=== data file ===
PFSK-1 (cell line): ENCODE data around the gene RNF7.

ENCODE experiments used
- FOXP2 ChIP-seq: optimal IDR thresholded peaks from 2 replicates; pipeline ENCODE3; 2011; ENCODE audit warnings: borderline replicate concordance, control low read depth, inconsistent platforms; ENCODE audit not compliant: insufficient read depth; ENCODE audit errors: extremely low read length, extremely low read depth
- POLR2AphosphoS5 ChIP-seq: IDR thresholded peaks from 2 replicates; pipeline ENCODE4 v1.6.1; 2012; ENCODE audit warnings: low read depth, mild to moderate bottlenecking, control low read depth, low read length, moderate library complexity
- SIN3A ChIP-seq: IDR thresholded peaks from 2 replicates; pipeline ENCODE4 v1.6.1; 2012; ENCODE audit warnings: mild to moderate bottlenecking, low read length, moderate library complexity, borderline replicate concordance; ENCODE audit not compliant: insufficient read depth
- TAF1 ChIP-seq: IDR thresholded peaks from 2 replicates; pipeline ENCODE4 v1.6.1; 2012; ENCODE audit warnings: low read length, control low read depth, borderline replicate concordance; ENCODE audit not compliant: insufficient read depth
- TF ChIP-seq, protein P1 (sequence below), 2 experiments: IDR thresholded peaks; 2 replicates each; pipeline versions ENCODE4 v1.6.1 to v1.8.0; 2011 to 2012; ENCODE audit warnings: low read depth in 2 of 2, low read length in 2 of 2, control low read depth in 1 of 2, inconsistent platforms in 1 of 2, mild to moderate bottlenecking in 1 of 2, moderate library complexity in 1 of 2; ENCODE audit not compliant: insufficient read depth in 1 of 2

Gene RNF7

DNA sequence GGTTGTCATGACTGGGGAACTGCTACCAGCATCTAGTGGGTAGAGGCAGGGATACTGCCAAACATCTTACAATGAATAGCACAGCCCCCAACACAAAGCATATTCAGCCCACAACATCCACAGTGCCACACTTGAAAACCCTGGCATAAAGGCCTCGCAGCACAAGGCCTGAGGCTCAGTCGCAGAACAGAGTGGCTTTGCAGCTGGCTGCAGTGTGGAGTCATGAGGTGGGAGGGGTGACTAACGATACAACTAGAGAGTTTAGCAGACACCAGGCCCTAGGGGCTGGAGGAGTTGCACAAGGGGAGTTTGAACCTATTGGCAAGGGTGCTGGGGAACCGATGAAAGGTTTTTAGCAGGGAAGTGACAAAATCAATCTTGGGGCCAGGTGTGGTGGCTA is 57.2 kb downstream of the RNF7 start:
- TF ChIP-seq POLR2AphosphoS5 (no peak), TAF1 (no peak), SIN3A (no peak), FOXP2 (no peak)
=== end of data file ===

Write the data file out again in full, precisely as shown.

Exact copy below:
PFSK-1 (cell line): ENCODE data around the gene RNF7.

ENCODE experiments used
- FOXP2 ChIP-seq: optimal IDR thresholded peaks from 2 replicates; pipeline ENCODE3; 2011; ENCODE audit warnings: borderline replicate concordance, control low read depth, inconsistent platforms; ENCODE audit not compliant: insufficient read depth; ENCODE audit errors: extremely low read length, extremely low read depth
- POLR2AphosphoS5 ChIP-seq: IDR thresholded peaks from 2 replicates; pipeline ENCODE4 v1.6.1; 2012; ENCODE audit warnings: low read depth, mild to moderate bottlenecking, control low read depth, low read length, moderate library complexity
- SIN3A ChIP-seq: IDR thresholded peaks from 2 replicates; pipeline ENCODE4 v1.6.1; 2012; ENCODE audit warnings: mild to moderate bottlenecking, low read length, moderate library complexity, borderline replicate concordance; ENCODE audit not compliant: insufficient read depth
- TAF1 ChIP-seq: IDR thresholded peaks from 2 replicates; pipeline ENCODE4 v1.6.1; 2012; ENCODE audit warnings: low read length, control low read depth, borderline replicate concordance; ENCODE audit not compliant: insufficient read depth
- TF ChIP-seq, protein P1 (sequence below), 2 experiments: IDR thresholded peaks; 2 replicates each; pipeline versions ENCODE4 v1.6.1 to v1.8.0; 2011 to 2012; ENCODE audit warnings: low read depth in 2 of 2, low read length in 2 of 2, control low read depth in 1 of 2, inconsistent platforms in 1 of 2, mild to moderate bottlenecking in 1 of 2, moderate library complexity in 1 of 2; ENCODE audit not compliant: insufficient read depth in 1 of 2

Gene RNF7

DNA sequence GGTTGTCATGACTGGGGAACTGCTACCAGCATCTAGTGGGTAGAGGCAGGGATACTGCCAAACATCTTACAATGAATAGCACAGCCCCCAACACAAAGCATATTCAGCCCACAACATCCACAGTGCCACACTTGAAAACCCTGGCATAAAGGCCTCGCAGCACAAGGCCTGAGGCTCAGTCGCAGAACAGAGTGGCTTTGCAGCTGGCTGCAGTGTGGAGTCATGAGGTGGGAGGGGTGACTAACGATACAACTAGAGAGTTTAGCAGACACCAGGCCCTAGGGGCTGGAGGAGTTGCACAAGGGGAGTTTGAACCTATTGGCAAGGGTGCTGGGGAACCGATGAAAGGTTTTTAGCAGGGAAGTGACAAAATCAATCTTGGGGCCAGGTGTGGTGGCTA is 57.2 kb downstream of the RNF7 start:
- TF ChIP-seq POLR2AphosphoS5 (no peak), TAF1 (no peak), SIN3A (no peak), FOXP2 (no peak)